In the 1970s, August Busch, III organized a successful boardroom coup against his father, Gussie.
Gussie looked up in astonishment, then dropped her eyes for very shame.
Just as I got there Gussie emerged from its depths with a triumphant face.
It was evident that Gussie was striking something of a new note in Market Snodsbury scholastic circles.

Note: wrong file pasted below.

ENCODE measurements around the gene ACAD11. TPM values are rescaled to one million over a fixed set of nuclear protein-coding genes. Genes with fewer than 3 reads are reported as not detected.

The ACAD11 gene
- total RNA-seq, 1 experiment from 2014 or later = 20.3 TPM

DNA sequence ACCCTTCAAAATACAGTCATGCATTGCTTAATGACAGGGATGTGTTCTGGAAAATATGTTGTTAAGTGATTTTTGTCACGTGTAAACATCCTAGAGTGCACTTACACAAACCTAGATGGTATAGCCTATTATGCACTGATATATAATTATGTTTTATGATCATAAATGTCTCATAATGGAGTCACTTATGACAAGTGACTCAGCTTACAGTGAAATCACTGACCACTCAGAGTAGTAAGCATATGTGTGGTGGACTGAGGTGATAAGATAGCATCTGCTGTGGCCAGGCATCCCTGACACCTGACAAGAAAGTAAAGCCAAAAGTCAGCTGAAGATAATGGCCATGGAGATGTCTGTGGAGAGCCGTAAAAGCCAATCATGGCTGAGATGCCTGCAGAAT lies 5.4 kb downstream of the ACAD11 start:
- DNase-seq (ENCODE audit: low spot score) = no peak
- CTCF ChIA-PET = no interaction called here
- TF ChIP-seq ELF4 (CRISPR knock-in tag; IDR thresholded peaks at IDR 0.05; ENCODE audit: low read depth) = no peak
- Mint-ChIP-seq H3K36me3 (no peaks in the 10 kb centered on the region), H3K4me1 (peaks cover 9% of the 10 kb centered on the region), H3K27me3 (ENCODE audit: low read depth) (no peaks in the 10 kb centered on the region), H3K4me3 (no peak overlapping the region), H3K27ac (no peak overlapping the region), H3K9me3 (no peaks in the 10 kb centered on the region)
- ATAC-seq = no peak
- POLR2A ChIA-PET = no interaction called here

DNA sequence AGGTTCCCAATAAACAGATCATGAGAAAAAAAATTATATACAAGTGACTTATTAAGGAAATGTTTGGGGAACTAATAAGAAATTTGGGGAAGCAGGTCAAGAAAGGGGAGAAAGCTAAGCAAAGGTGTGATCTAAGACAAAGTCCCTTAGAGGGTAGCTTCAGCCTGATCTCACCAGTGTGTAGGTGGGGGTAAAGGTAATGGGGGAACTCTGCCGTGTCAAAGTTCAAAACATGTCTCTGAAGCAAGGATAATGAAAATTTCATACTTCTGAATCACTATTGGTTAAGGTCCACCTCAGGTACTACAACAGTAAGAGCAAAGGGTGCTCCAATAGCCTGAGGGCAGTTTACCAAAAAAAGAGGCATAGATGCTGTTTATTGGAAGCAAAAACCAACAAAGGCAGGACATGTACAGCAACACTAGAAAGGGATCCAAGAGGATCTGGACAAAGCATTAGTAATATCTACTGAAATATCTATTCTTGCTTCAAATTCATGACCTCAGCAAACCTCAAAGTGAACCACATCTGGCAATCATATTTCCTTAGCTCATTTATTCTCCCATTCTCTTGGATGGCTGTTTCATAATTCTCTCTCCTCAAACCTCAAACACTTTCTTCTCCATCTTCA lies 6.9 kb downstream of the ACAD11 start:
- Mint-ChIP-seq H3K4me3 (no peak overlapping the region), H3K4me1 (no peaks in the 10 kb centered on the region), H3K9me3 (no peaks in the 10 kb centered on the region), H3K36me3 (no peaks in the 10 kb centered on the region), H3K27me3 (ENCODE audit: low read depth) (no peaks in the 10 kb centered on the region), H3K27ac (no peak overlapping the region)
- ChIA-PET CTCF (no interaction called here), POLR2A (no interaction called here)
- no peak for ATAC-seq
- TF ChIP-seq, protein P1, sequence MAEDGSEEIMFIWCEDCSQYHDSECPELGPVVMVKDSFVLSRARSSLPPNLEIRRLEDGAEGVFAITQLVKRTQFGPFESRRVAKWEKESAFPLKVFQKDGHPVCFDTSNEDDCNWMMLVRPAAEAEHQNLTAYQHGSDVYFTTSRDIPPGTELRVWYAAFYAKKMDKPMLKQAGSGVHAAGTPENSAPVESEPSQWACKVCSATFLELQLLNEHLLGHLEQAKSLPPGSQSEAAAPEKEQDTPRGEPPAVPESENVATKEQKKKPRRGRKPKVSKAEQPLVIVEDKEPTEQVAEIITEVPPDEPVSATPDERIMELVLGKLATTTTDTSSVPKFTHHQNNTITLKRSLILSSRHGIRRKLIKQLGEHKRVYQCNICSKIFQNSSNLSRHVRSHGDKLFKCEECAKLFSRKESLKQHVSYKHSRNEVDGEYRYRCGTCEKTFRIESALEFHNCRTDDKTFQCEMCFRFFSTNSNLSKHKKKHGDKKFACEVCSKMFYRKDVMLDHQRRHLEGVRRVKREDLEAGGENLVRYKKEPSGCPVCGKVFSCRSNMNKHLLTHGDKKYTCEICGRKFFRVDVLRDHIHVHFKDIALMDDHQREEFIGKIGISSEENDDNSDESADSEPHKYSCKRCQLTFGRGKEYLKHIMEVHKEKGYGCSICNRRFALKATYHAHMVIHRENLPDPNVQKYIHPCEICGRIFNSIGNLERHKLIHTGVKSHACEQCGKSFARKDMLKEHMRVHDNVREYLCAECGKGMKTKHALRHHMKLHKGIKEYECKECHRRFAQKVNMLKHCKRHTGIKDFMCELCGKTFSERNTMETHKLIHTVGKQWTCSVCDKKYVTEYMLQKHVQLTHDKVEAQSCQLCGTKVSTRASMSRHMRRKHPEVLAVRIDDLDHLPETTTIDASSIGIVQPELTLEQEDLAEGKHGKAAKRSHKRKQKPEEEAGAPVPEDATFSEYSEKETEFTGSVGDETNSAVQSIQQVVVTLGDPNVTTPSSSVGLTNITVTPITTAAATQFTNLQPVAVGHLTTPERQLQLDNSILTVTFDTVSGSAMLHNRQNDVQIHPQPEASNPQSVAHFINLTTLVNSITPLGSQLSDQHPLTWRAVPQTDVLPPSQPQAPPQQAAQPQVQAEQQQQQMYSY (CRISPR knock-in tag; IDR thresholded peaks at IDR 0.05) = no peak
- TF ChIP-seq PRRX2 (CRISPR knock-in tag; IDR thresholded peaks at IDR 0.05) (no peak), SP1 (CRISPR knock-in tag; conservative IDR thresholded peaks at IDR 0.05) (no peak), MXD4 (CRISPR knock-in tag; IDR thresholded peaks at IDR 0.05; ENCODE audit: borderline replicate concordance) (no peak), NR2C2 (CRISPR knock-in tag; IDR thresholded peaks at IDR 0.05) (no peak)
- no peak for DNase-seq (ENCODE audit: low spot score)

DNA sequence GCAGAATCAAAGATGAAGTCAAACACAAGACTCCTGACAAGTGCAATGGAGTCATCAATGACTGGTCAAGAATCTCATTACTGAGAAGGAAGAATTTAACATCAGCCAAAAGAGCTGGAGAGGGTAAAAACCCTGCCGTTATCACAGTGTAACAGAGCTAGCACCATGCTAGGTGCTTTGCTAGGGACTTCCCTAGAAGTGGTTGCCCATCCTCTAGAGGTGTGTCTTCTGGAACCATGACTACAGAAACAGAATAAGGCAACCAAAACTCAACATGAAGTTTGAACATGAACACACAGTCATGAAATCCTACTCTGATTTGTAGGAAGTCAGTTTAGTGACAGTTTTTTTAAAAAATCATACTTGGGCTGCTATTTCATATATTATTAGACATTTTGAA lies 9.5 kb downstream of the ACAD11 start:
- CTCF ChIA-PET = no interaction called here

"Oh, thank you; it's of no consequence," Gussie said, making a gesture of refusal.
She had repeatedly hinted that Dexie was "already spoken for," but the hint was not acted on in the way Gussie expected.
"Gussie will be furious when he comes back and finds you gone," she said.
At the beginning of the address, Gussie had subsided into a sort of daydream, with his mouth hanging open.
Was it possible that one of the children was sick and Gussie had not told him?
All that Gussie needs is the elder-brotherly advice of a seasoned man of the world.